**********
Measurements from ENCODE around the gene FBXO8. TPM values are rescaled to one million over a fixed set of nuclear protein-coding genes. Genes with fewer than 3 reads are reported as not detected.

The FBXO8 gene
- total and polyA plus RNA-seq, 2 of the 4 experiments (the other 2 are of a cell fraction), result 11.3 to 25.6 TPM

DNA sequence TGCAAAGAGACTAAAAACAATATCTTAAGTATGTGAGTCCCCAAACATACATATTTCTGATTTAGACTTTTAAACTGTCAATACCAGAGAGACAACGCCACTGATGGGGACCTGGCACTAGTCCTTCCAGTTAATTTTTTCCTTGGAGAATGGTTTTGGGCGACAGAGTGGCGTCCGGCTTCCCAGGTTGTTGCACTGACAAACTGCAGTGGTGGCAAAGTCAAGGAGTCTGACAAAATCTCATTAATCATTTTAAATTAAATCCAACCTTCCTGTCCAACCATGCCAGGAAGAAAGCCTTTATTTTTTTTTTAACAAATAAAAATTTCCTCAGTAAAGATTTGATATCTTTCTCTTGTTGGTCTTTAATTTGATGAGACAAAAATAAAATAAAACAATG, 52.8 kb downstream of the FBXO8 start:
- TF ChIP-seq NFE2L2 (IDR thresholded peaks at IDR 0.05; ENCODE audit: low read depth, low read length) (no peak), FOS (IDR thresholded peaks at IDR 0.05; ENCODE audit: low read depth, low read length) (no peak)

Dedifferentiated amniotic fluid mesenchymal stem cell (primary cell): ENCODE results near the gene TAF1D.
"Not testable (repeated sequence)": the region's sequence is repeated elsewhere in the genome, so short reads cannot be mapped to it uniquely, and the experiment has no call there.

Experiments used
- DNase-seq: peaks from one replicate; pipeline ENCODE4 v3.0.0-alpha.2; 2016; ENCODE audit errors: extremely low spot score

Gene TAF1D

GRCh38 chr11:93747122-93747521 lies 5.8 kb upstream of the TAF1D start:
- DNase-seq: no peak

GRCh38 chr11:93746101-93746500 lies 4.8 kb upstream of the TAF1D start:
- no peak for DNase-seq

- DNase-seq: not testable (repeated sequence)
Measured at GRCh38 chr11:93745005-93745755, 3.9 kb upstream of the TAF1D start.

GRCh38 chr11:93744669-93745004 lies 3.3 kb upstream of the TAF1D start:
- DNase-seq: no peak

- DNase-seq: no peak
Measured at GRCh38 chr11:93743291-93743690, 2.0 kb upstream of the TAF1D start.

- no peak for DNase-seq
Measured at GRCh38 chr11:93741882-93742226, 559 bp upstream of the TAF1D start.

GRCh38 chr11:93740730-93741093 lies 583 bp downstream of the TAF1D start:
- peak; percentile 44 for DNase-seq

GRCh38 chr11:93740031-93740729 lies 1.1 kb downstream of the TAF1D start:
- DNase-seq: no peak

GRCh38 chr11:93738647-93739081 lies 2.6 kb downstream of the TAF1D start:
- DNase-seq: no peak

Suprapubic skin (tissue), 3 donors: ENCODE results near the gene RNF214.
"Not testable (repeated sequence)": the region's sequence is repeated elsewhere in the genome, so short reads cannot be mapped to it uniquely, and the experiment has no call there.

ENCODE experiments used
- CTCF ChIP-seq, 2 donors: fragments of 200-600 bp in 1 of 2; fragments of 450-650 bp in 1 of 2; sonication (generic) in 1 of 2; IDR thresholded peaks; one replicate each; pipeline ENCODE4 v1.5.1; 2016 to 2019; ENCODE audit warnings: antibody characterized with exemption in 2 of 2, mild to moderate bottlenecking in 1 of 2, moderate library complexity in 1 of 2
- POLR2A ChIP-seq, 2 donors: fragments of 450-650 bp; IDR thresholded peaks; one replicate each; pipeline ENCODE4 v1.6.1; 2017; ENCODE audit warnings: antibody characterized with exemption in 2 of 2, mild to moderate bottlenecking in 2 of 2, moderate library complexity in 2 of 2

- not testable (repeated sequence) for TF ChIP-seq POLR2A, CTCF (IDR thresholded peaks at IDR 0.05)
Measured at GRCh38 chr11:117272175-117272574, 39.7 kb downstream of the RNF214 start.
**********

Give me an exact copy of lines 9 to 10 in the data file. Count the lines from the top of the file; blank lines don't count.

- DNase-seq: peaks from one replicate; pipeline ENCODE4 v3.0.0-alpha.2; 2016; ENCODE audit errors: extremely low spot score

Gene TAF1D